The conquest of Mars is more than ever the next great adventure of human civilization. There is no doubt that soon men will set foot on the soil of the Red Planet in order to study its geology on site, and perhaps even to develop new energies there.

Perhaps one day, when the technological challenges have been met, man will be able to settle permanently on the red planet and will be able to continue his thirst for knowledge by exploring other worlds …

Mariner 4

Before the Mariner program and the launch of the Mariner 4 probe in 1964 (United States), many believed that there could be an intelligent civilization on Mars! But the probe quickly demonstrated through its photos that we were dealing with a nearly dead planet …

In addition to the many craters it revealed, the Mariner 4 probe also shed light on the absence of a Martian magnetic field. After centuries of speculation about the possibility of any life on Mars, the Mariner 4 probe put an end to all hypothesis, except that some believe that microbial life is possible.

Mariner 6

Little known to the public due to the date of its flight over Mars (July 1969, at the very moment when man was taking his first steps on the Moon!), This probe took 75 photos that it sent to Earth to a speed of 2 kb / s.

Mariner 7

Sent almost at the same time as Mariner 6, this television camera-equipped probe (like Mariner 6) sent Earth 126 photos of the surface of Mars.

Mariner 9

After the failure of several other probes, Mariner 9 became, in 1971, the first spacecraft to orbit a planet other than Earth. The technology on board Mariner 9 made it possible to send images to Earth at a resolution never before achieved. Mariner 9 discovered the largest known volcano in the Solar System, Mount Olympus, as well as the gigantic Valles Marineris canyon named after the spacecraft’s success.

The fact that Mariner 9 was put into orbit around Mars has made it possible to study its geography at length and precisely.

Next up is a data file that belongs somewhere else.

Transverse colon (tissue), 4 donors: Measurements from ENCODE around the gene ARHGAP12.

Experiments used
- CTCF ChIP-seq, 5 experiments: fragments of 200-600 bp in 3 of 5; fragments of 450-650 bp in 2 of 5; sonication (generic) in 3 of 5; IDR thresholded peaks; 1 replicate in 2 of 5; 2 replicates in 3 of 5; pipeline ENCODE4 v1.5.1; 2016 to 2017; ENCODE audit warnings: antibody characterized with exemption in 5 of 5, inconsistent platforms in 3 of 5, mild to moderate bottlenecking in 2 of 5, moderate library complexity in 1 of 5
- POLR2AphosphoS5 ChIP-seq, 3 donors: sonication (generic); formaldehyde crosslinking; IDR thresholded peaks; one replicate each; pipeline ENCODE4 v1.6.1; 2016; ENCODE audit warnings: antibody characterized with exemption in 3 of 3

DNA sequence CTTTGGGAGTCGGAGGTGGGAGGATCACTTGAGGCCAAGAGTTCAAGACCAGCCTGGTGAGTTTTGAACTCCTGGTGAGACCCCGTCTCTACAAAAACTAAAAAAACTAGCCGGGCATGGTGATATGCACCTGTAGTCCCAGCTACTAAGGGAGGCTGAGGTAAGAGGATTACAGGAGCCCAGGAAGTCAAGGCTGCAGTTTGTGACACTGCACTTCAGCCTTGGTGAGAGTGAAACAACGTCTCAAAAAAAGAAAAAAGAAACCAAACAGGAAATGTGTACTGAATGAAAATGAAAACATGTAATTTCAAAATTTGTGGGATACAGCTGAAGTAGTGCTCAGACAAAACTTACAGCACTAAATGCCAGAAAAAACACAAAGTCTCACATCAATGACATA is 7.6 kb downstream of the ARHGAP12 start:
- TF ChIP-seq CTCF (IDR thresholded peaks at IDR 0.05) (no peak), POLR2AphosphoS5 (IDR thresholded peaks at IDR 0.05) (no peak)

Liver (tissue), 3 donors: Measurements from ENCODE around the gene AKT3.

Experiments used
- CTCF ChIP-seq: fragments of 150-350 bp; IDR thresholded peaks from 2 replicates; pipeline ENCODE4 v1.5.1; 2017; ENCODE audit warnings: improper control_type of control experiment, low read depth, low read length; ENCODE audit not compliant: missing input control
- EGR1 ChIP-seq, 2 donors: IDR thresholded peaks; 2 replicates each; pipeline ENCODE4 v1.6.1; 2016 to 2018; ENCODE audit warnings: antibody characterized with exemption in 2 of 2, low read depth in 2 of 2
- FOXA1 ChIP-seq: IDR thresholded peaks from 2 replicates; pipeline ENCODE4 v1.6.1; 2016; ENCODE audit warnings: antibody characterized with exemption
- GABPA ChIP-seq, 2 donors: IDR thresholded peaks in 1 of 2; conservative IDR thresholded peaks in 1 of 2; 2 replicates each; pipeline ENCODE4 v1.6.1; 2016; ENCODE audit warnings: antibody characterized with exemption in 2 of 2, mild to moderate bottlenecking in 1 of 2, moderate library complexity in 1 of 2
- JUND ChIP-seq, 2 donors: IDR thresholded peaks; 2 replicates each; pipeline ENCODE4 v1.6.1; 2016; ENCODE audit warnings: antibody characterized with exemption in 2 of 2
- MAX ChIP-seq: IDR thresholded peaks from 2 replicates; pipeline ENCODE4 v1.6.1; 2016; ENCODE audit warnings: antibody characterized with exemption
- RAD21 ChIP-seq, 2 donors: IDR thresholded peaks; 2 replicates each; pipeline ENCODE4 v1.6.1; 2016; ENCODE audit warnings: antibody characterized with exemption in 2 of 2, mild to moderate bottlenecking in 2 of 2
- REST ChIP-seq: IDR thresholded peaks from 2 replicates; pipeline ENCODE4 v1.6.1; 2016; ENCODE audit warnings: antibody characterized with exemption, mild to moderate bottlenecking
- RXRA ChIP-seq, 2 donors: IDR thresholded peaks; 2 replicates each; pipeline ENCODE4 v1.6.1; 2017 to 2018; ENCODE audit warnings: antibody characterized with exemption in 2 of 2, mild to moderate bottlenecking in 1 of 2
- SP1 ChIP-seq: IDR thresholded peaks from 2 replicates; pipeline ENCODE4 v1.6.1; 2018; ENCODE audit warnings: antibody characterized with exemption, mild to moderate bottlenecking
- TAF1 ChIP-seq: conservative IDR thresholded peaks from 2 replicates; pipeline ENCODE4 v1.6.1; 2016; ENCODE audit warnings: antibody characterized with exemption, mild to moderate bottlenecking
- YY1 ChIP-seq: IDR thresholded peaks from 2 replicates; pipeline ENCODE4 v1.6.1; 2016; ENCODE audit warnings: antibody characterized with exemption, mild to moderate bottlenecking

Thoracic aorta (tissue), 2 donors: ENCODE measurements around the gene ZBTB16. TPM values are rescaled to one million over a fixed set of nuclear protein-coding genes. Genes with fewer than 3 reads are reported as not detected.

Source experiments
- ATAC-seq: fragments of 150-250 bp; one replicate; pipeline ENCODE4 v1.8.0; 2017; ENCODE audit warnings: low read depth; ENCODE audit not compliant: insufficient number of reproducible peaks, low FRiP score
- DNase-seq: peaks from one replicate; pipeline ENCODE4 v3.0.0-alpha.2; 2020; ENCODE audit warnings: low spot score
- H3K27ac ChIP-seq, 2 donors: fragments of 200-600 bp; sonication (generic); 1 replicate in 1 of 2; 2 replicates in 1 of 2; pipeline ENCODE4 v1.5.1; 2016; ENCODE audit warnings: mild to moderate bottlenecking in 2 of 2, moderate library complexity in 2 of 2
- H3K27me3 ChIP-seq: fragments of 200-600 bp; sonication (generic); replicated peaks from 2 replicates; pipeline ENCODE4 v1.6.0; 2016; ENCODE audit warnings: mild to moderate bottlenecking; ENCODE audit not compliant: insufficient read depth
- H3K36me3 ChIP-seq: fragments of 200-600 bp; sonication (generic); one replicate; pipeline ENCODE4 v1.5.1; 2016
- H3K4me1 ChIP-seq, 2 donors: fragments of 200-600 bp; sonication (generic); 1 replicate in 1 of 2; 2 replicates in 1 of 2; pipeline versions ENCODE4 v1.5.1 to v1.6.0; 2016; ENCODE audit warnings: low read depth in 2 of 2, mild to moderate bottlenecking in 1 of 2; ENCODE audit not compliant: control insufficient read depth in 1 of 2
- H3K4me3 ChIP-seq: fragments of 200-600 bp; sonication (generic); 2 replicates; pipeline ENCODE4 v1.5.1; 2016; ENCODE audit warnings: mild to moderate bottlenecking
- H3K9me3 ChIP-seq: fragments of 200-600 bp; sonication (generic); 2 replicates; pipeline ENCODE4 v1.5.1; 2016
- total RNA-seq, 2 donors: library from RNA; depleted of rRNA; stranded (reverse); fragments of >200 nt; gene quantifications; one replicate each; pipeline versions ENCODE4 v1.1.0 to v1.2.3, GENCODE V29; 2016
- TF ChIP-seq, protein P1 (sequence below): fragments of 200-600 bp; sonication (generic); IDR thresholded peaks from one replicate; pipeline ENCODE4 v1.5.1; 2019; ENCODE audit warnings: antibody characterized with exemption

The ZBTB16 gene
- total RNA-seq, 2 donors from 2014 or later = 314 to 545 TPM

Since the end of its mission in 1972, Mariner 9 still revolves around Mars and is moving inexorably closer to it. The probe is expected to enter the Martian atmosphere and disintegrate in 2022!

Mars 2 and 3

The first human-made object to touch the ground of another planet, Mars 2 (USSR) had a lander that crashed on the surface of Mars due to a failure of the descent system. But before crashing, Mars 2 collected an enormous amount of data during its Martian orbit.

Mars 3 is a carbon copy of Mars 2, which landed successfully, but broke down seconds after landing.

Mars 2 and 3 reached the planet Mars in late 1971.

Mars 5

Arrived in 1974 in Martian orbit, Mars 5 is an orbiter which made it possible to recover a few dozen photographs of the planet and to discover the presence of an ozone belt at an altitude of about 30 km. The probe stopped emitting after just a few days, possibly due to impacts from micrometeorites.

Viking 1 and 2

The Viking program is one of the most ambitious projects carried out by NASA. Its main objective, in the continuation of the Mariner program, was to detect the presence of life on Mars. Both probes were equipped with landers, and the mission was a real success.

The result of the Viking program has made it possible to build a gigantic database on the planet Mars. The two probes were sent in 1975, by a Titan rocket. They continued to send data to Earth for several years, until 1982.